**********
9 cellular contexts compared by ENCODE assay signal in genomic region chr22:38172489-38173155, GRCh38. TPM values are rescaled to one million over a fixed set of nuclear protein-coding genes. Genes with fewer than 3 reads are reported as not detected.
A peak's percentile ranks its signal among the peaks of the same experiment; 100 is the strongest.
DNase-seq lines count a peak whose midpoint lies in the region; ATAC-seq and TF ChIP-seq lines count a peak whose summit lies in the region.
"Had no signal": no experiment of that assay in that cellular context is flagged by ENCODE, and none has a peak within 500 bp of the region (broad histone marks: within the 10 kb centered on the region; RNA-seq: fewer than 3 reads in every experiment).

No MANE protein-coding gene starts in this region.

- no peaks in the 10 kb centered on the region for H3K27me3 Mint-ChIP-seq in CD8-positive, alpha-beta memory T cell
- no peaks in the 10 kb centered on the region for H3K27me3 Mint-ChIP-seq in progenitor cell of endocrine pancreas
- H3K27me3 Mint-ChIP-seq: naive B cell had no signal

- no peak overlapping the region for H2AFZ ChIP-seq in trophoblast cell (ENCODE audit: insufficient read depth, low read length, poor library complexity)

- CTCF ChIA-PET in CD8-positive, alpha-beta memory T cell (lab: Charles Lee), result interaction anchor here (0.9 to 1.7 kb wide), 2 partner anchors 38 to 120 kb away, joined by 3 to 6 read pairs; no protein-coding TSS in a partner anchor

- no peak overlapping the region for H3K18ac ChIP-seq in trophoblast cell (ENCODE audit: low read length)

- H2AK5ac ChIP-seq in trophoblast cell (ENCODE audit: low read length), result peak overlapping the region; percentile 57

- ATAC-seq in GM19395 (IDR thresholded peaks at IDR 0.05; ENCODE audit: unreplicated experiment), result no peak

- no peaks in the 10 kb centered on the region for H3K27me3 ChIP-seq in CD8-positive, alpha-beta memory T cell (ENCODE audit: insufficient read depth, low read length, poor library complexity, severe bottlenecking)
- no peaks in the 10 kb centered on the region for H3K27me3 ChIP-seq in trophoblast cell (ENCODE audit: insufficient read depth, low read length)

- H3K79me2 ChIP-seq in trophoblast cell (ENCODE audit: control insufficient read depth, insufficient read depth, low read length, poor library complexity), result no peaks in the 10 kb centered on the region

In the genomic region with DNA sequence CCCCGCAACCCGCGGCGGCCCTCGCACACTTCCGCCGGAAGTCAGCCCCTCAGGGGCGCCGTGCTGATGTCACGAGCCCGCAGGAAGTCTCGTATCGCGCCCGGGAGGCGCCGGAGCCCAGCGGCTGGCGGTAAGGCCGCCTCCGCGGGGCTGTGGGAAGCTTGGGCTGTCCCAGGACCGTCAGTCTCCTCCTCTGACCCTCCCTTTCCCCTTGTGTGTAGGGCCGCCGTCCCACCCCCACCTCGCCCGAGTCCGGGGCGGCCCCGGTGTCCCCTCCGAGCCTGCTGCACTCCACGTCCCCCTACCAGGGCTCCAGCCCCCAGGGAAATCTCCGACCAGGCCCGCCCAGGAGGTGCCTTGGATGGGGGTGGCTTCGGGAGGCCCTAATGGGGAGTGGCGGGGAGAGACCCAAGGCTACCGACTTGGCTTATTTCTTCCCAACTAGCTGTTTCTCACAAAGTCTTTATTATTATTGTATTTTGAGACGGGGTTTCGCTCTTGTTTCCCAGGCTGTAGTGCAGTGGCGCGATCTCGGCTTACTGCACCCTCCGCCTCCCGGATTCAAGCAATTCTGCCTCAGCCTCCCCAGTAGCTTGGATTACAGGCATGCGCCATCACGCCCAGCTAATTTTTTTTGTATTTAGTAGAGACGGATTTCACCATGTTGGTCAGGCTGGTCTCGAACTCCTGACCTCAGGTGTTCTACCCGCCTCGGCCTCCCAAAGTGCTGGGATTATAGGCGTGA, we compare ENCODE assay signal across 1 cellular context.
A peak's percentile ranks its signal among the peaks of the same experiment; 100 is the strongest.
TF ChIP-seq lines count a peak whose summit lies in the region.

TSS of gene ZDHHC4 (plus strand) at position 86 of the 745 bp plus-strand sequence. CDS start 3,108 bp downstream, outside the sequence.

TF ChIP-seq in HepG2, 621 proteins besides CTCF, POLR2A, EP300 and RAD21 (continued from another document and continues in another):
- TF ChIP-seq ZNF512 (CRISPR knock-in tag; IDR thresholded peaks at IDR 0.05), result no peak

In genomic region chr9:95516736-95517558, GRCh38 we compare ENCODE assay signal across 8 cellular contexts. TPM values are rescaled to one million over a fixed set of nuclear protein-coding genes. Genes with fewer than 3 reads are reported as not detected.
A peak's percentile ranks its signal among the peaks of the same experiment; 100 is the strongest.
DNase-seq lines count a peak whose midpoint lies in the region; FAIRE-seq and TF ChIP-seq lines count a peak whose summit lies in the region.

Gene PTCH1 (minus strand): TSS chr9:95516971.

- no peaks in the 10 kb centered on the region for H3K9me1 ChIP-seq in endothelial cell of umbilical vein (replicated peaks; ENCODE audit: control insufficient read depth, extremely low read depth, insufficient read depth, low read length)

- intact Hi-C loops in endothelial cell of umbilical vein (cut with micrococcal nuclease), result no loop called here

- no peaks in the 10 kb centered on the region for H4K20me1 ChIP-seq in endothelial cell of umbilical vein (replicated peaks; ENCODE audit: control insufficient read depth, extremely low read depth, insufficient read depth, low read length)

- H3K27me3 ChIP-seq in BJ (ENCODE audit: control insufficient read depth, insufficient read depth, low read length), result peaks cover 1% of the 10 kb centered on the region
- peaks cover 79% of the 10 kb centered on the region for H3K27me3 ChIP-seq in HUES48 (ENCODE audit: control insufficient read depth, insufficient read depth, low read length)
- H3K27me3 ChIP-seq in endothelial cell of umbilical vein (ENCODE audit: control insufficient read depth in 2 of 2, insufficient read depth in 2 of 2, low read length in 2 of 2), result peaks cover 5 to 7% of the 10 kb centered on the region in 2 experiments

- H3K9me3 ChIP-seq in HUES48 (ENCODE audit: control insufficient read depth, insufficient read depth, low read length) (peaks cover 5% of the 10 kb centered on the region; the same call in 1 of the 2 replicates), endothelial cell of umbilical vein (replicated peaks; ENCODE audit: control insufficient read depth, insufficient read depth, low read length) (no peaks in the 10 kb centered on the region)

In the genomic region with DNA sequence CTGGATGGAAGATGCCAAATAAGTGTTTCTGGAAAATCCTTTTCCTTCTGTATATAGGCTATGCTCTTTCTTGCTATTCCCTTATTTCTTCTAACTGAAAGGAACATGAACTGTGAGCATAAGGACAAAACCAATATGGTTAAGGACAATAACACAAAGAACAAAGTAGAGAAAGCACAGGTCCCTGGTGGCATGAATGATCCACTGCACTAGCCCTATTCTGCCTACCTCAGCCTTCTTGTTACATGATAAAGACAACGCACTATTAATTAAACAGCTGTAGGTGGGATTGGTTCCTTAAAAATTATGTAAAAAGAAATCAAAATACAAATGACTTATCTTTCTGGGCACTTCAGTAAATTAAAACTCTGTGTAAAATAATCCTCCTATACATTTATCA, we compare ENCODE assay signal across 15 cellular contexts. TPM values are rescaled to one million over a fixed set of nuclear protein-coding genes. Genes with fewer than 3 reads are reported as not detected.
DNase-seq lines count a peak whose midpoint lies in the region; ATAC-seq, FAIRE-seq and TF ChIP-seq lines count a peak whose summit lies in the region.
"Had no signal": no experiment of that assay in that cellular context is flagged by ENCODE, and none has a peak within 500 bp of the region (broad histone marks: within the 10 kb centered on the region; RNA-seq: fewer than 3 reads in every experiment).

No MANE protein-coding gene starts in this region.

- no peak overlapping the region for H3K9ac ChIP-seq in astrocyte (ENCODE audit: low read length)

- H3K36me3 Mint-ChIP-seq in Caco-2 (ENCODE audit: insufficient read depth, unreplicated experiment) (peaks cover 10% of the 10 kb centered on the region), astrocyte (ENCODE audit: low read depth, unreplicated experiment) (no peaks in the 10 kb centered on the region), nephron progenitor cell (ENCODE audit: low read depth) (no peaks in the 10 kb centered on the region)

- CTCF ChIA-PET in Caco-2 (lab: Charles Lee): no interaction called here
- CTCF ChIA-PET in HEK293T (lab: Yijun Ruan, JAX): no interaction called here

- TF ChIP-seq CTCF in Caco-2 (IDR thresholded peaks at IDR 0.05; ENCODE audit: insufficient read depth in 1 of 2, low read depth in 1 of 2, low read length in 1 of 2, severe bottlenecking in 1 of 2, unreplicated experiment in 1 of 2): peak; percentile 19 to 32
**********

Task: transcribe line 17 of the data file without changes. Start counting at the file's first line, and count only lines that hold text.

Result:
In the genomic region with DNA sequence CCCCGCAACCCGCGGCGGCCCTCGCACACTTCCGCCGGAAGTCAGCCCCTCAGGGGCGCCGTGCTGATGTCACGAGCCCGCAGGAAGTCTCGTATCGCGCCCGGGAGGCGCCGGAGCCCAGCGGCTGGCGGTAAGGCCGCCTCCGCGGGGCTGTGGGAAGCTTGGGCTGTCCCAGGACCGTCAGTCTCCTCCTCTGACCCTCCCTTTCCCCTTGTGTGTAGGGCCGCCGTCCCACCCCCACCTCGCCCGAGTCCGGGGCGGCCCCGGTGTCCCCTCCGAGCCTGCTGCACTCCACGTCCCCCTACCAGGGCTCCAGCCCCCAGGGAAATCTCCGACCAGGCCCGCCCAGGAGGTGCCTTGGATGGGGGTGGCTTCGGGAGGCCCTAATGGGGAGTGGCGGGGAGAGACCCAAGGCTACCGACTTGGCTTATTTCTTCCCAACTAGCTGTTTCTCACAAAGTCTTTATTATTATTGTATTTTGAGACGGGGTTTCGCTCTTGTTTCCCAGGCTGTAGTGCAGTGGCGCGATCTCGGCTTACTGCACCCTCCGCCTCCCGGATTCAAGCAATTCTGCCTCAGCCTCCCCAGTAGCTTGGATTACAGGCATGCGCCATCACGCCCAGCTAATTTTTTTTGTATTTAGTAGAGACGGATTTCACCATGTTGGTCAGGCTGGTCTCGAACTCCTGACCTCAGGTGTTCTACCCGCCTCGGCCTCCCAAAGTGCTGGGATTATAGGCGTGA, we compare ENCODE assay signal across 1 cellular context.